The coach weighs about 22,500 loaded and the toad is 3400. There is 48,000 miles on the coach.
I don't try to accelerate like a race car and I anticipate stops and speed reductions so as to keep braking to a minimum.

Assuming it should do better, what should I look for? Does any of the OBD info give a clue?

Tom
Title: Re: Diagnosing Poor MPG
Post by: Tom on August 29, 2017, 09:58:01 PM
Quote
I started this question in another thread and decided it should be its own topic

I merged the two topics so all the replies are in one place, rather than having two parallel topics.
Title: Re: Diagnosing Poor MPG
Post by: WILDEBILL308 on August 29, 2017, 10:03:10 PM
I started this question in another thread and decided it should be its own topic.

My coach is getting between 5 and 5-1/2 mpg. I'm thinking based on others that this is at least 20% low. My cruise speed has varied from 55 to 68 with most around 60.
The coach weighs about 22,500 loaded and the toad is 3400. There is 48,000 miles on the coach.
I don't try to accelerate like a race car and I anticipate stops and speed reductions so as to keep braking to a minimum.

Assuming it should do better, what should I look for? Does any of the OBD info give a clue?

Tom
Tom, With the weight you are pulling that isn't that bad. I think there are some things you could try. It depends on how much work you can do yourself. Do you have a stock exhaust? What have you tried sofar?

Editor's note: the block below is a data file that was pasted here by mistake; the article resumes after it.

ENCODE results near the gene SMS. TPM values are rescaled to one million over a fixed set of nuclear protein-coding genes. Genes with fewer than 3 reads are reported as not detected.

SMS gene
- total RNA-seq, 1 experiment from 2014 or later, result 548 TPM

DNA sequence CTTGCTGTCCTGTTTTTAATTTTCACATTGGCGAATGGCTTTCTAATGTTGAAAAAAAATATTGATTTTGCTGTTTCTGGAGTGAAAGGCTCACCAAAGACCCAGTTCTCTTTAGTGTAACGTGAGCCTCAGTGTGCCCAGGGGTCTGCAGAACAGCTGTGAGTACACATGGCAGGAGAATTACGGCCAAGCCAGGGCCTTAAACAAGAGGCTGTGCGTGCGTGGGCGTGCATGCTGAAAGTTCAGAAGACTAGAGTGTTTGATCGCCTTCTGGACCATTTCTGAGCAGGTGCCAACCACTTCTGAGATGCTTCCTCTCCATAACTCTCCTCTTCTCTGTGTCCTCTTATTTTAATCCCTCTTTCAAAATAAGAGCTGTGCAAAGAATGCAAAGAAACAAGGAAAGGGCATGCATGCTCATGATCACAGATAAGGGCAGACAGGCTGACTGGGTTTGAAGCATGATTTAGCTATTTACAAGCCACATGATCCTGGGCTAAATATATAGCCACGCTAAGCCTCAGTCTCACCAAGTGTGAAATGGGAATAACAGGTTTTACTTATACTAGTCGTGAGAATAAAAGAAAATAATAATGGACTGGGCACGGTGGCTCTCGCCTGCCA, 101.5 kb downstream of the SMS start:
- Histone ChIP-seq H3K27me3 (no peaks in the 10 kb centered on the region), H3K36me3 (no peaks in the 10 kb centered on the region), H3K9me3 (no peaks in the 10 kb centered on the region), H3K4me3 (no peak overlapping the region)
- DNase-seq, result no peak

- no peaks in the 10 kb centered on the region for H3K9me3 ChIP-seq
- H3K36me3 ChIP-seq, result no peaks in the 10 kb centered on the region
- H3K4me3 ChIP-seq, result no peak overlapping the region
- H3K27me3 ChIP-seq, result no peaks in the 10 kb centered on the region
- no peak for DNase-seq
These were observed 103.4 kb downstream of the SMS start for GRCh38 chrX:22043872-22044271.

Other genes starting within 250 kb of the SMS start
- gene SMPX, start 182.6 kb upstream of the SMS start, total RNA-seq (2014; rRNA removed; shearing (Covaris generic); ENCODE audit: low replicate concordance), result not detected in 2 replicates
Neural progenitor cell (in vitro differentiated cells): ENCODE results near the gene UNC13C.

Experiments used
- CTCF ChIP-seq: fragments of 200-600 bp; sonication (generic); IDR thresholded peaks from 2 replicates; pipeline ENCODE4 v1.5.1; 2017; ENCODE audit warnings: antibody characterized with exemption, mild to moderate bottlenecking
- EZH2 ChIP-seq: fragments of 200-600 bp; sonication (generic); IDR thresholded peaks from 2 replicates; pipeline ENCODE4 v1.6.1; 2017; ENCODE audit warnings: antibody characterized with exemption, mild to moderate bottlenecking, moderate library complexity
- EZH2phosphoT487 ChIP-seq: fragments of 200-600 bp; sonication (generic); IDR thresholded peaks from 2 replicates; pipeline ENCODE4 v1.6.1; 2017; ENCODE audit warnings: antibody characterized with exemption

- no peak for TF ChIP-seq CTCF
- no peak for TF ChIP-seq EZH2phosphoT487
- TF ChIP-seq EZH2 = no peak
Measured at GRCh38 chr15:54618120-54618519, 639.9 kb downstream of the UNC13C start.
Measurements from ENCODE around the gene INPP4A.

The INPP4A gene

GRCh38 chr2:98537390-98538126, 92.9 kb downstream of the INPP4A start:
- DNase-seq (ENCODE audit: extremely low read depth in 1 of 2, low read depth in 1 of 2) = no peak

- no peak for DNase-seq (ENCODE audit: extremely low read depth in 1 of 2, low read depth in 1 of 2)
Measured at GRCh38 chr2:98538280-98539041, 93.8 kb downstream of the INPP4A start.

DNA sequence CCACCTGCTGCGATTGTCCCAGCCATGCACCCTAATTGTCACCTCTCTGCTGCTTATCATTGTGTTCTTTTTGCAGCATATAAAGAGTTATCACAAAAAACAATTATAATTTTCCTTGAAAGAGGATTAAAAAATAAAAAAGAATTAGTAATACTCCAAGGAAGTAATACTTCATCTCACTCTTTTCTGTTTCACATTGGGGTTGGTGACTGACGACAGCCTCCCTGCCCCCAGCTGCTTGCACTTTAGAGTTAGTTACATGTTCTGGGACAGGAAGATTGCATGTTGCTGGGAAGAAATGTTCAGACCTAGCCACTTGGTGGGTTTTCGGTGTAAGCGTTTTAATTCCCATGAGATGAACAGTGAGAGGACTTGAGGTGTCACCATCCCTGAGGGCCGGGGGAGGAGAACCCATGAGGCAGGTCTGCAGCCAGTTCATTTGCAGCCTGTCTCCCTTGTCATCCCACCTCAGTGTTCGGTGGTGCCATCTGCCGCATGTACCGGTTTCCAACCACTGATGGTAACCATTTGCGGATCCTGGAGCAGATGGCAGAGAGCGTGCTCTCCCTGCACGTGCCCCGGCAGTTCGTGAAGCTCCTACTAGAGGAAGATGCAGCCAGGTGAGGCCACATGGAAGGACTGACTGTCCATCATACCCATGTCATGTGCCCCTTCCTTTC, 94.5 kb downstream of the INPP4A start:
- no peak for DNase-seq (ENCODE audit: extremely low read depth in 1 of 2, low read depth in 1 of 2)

Bill
Title: Re: Diagnosing Poor MPG
Post by: Heli_av8tor on August 29, 2017, 10:41:41 PM
Thank you Tom.

My Exhaust is stock: Dual 3" through CC and Muffler. Then Y-pipe to single 4" tailpipe.

To clarify, the Short Term Fuel Trim is constantly and rapidly changing.

I'm using a WIFI OBD to my iPad for a scanner.

I've been so busy with other repairs that I haven't tried anything other than looking at the data from the OBD and trying to spot something there. And trying to figure out what to try.

I realize the 5.0 to 5.5 is not totally in the toilet, but it does seem 20% lower than others are "claiming".

Tom

Oh, my new tailpipe is clean after a 120 mile trip.
Title: Re: Diagnosing Poor MPG
Post by: Arch Hoagland on August 30, 2017, 12:09:01 AM
I get 7.1 averaged over 87,000 miles, hand calculated. I weigh in at about 26,000 lb with the toad so you are low.

My speeds are similar to yours.

How are you calculating you gas mileage...by hand or by readout?

Over how many miles is your mpg calculated?  It can vary trip by trip depending on where you go. wind, terrain, etc.